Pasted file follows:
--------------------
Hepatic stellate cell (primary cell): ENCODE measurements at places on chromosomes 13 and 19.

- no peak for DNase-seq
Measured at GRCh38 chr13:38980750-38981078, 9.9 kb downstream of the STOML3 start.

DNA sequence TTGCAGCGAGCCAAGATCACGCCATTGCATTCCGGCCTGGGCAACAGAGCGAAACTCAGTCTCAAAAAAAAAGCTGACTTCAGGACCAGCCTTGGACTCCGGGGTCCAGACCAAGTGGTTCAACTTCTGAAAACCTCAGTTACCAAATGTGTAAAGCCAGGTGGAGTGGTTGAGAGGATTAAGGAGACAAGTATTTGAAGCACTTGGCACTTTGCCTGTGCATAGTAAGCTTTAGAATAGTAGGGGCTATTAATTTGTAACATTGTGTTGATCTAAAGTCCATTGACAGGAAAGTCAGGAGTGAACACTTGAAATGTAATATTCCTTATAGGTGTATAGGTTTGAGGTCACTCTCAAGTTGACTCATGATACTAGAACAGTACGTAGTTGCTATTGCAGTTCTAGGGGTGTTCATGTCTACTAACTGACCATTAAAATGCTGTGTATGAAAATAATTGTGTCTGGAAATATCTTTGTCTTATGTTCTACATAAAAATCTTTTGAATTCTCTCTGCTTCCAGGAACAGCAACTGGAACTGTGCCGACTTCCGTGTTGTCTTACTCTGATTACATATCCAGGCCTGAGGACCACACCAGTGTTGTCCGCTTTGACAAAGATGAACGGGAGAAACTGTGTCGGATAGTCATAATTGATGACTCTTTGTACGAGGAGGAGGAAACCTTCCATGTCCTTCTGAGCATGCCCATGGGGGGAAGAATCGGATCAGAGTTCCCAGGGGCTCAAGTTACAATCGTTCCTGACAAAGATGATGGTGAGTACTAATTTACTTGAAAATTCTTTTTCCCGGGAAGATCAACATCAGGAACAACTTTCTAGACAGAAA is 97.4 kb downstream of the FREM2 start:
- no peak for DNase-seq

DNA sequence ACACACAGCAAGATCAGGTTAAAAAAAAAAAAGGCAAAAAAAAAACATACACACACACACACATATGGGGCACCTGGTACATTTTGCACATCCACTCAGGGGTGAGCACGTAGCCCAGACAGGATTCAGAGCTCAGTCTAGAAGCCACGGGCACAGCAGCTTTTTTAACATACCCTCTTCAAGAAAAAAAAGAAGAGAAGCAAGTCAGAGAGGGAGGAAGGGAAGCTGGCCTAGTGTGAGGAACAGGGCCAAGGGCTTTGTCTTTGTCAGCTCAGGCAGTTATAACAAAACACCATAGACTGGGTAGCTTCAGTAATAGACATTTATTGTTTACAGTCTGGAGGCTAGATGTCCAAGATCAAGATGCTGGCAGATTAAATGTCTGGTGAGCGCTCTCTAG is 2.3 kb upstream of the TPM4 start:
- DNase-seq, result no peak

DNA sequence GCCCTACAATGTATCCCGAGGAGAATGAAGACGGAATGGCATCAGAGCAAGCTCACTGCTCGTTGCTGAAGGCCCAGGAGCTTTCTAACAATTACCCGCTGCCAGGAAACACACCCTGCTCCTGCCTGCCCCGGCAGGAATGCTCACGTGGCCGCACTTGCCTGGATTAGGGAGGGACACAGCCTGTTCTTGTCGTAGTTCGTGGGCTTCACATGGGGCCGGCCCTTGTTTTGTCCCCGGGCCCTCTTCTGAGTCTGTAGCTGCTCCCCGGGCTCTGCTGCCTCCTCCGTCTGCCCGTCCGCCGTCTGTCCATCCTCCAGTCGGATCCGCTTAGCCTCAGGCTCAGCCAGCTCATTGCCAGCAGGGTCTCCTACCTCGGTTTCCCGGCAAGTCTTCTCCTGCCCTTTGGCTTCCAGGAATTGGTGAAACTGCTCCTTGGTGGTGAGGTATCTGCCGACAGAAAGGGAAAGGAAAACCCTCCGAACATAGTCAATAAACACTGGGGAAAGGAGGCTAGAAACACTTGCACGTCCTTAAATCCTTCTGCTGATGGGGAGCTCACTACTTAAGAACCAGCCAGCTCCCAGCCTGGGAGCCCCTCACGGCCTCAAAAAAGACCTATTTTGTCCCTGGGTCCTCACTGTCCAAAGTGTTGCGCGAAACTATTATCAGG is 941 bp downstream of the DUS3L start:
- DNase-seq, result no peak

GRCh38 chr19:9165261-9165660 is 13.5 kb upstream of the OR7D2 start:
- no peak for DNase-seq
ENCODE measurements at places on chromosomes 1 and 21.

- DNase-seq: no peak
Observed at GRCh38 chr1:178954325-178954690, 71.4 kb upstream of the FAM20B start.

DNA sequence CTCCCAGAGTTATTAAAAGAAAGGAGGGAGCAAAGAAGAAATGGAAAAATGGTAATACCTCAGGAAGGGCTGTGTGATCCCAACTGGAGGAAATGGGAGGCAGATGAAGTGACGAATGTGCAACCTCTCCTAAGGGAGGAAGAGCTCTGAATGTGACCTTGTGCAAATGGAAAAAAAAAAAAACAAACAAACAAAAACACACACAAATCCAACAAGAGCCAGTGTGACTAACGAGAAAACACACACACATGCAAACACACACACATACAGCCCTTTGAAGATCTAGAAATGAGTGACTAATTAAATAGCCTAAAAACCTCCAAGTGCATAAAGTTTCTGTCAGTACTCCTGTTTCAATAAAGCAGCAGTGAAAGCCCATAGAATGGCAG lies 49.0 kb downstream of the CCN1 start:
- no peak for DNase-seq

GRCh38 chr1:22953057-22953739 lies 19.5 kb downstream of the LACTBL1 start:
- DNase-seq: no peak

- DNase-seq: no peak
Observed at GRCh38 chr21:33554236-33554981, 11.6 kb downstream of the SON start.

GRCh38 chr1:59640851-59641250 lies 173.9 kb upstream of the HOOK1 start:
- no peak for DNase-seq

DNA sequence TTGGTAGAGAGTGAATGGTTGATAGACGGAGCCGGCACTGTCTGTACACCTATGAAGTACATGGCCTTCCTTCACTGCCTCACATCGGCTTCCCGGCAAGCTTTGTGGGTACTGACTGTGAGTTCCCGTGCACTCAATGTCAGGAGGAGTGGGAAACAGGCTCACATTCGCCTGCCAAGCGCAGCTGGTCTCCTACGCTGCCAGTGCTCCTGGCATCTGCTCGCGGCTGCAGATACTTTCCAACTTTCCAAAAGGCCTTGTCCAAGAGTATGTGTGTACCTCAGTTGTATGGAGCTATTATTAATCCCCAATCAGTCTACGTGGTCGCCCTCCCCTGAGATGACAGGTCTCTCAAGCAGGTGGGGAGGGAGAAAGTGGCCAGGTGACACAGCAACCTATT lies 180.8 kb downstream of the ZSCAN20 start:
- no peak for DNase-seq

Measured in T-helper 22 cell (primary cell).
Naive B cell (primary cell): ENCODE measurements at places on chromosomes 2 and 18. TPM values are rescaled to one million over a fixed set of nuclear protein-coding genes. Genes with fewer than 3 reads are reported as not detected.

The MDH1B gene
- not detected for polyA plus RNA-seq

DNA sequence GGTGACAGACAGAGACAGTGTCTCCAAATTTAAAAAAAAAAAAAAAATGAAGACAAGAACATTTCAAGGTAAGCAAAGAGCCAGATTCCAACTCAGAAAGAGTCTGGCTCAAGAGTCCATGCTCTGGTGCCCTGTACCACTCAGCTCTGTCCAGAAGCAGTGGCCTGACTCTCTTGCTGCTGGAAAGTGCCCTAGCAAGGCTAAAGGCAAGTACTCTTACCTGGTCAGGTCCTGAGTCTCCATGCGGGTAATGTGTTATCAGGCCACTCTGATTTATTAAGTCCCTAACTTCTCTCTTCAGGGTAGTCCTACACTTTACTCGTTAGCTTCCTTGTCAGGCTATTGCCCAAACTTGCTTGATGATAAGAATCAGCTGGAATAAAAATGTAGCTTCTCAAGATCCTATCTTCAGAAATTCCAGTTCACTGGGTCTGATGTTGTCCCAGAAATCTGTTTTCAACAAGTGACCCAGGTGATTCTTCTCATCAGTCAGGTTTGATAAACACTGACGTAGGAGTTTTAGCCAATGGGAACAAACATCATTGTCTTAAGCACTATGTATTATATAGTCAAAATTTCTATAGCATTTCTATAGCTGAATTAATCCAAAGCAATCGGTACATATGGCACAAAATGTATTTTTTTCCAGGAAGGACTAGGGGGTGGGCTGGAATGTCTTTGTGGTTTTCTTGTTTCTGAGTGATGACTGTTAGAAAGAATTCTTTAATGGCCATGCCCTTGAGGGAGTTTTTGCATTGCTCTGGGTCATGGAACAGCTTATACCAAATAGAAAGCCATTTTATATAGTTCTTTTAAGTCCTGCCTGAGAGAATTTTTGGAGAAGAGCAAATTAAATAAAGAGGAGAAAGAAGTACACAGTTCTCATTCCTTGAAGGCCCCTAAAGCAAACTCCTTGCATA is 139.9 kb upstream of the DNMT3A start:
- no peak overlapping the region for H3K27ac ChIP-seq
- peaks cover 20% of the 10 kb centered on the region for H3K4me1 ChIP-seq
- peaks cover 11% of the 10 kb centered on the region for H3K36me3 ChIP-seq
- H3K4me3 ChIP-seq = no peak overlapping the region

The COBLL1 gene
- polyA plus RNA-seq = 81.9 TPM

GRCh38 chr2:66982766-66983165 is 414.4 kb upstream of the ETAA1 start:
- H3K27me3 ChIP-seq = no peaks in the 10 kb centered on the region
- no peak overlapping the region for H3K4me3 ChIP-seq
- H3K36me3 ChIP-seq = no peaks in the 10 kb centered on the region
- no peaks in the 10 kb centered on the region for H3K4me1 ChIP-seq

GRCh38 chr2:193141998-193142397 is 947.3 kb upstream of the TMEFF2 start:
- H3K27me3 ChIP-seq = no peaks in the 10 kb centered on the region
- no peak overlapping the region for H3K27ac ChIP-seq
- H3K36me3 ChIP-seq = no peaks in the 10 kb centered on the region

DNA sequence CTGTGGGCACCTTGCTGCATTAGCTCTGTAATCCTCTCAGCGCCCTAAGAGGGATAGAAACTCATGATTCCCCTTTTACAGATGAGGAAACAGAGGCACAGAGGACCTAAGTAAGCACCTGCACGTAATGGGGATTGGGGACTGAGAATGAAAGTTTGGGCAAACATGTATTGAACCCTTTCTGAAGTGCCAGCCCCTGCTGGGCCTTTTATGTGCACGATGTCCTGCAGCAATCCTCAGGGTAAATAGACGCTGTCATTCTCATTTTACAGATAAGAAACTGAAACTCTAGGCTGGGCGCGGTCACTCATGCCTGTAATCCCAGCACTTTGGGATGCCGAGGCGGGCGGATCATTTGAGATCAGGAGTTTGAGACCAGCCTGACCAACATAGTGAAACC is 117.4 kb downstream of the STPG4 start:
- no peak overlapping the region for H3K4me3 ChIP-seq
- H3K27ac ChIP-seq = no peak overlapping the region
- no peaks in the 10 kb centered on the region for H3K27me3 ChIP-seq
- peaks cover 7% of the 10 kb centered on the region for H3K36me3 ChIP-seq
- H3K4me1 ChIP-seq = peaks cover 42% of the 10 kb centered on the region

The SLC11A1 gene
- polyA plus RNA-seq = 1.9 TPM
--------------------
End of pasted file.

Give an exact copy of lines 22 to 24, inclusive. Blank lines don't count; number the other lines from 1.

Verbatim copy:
- no peak for DNase-seq

DNA sequence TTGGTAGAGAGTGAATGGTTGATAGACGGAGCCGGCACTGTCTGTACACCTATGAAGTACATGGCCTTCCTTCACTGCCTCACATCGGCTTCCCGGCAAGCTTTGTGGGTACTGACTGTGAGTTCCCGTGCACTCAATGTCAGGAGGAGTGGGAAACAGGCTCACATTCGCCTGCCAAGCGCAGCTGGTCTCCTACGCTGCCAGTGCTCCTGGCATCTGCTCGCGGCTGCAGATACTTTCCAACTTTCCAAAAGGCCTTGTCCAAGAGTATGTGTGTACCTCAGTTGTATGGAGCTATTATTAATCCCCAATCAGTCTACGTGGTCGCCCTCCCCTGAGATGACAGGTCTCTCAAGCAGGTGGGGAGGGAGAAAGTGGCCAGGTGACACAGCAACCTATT lies 180.8 kb downstream of the ZSCAN20 start:
- no peak for DNase-seq